Ah, Venice. Where do I start? Typically, I’ve got hundreds upon hundreds of photos of our trip to the floating city, so I’ll start with the things you must see when you visit.
We went to Venice in March, which is a good time to go. The annual carnival takes place in February, so the city gets really busy. Then there’s a bit of a lull before April marks the start of tourist season. Venice is a collection of narrow streets, so when there are three times as many people battling for pavement space as there as should be, it can get quite daunting. On the contrary, it’s quiet in March and similarly towards the end of September into October, so if you can plan your visit then, you’ll enjoy it much more.
Pretty much all roads in Venice lead to Piazza San Marco and there’s a very good reason for this; it’s breath-taking. When you arrive at the Piazza, take a moment to stand back from St Mark’s Cathedral and admire it. Its structure, beauty and grandeur is a site to behold.
It’s free to enter St Mark’s Cathedral, however there is an entry fee for certain elements. One such is the museum and viewing platform – €5. This is well worth paying for. The museum is interesting, the information is well laid out and the viewing platform is pretty spectacular. It wraps around the front and one side of the cathedral, providing views of the Doge’s Palace, the canal and St Mark’s Square. We happened to luck upon a really sunny day when we visited so we sat on the viewing platform for around an hour, entertained by the street theatre below.
Next door to St Mark’s is the Doge’s Palace. Entry for adults is €16 and there’s plenty to keep you occupied inside. A tour of the palace isn’t complete without a walk across the Bridge of Sighs and a visit to the Palace’s prisons. There’s also the debating chambers and one of the largest communal halls in Europe. The architecture is stunning and the palace, as you would imagine, reeks of history.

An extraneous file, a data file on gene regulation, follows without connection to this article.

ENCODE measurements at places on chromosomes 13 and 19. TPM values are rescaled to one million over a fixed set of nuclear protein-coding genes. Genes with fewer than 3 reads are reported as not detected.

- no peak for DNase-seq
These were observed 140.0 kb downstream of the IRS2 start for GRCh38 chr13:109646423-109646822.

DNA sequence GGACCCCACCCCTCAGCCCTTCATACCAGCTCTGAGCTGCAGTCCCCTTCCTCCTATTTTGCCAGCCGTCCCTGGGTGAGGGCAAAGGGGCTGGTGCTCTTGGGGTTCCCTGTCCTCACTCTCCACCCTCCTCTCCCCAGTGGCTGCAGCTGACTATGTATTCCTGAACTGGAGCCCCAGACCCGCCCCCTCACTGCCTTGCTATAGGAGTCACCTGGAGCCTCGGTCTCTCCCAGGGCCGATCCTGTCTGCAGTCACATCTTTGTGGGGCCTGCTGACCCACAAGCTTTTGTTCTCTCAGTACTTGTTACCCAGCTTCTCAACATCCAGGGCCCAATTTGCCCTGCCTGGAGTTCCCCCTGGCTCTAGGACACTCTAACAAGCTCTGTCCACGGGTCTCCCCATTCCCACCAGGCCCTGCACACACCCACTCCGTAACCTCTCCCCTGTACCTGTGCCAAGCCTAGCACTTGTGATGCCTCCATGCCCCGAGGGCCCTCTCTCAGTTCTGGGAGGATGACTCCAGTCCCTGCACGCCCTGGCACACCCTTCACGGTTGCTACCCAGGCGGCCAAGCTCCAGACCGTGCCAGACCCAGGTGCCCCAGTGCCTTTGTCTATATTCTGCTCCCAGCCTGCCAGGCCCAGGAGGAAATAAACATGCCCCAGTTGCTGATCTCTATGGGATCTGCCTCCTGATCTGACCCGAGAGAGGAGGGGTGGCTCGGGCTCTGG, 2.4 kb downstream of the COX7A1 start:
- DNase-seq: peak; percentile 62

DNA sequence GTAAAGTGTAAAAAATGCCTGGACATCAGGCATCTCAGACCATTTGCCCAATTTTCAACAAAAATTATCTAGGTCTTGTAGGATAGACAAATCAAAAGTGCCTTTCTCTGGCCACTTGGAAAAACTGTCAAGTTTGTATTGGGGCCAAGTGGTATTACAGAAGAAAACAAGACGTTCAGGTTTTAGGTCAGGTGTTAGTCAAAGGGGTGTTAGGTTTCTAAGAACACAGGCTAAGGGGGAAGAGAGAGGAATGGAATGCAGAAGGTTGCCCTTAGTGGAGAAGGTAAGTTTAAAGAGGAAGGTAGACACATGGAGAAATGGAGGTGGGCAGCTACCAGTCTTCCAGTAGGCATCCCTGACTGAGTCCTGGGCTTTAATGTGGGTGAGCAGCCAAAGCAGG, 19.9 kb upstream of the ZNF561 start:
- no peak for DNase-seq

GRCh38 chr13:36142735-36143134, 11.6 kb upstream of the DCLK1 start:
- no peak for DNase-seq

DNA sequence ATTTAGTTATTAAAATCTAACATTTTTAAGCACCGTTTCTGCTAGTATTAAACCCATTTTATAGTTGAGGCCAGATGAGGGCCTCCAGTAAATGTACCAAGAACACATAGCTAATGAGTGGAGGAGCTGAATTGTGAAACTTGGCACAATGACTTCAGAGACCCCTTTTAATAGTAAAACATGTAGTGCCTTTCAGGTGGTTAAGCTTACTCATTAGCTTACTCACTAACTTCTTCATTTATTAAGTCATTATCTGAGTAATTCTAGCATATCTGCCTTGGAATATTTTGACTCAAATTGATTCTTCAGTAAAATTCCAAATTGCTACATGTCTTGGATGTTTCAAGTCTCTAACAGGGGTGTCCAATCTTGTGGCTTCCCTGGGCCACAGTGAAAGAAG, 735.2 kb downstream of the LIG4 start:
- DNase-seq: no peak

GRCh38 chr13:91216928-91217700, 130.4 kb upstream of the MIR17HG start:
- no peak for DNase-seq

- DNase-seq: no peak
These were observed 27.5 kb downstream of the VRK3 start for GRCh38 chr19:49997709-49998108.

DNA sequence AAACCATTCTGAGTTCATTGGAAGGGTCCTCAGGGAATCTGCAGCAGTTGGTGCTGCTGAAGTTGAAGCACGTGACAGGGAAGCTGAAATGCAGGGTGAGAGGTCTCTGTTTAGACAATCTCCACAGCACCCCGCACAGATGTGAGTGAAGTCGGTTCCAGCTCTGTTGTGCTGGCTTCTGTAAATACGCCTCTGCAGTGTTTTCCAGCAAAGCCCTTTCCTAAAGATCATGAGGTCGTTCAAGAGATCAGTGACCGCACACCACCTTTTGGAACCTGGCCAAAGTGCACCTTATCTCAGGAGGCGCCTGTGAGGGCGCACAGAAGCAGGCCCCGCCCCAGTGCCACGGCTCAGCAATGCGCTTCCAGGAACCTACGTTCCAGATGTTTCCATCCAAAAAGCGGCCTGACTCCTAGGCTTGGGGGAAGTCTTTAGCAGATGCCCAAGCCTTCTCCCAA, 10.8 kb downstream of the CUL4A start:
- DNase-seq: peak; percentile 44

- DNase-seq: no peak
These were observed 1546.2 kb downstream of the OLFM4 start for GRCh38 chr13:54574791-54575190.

From the Doge’s Palace, we ventured towards the Rialto Bridge. You can still walk across the bridge, however it is currently being restored so you can’t quite see it in its usual splendour. If you end up on the Riva Del Vin side of the bridge, it’s worth sitting outside one of the many eateries and enjoying a glass of wine while the gondolas go up and down the canal. Traditionally this is where the barrels of wine where brought into the city off of the boats, hence the name.
If you only had a day in Venice, these are the things I would recommend doing. It’s a fairly compact city, so you could easily see all of these landmarks and still have time left over for gelato.
I’ll cover food and where to stay in upcoming posts, but if you have been to Venice before, would you agree these are the highlights? Or, did I miss any? I’d love to hear your thoughts on this wonderful city.2 likes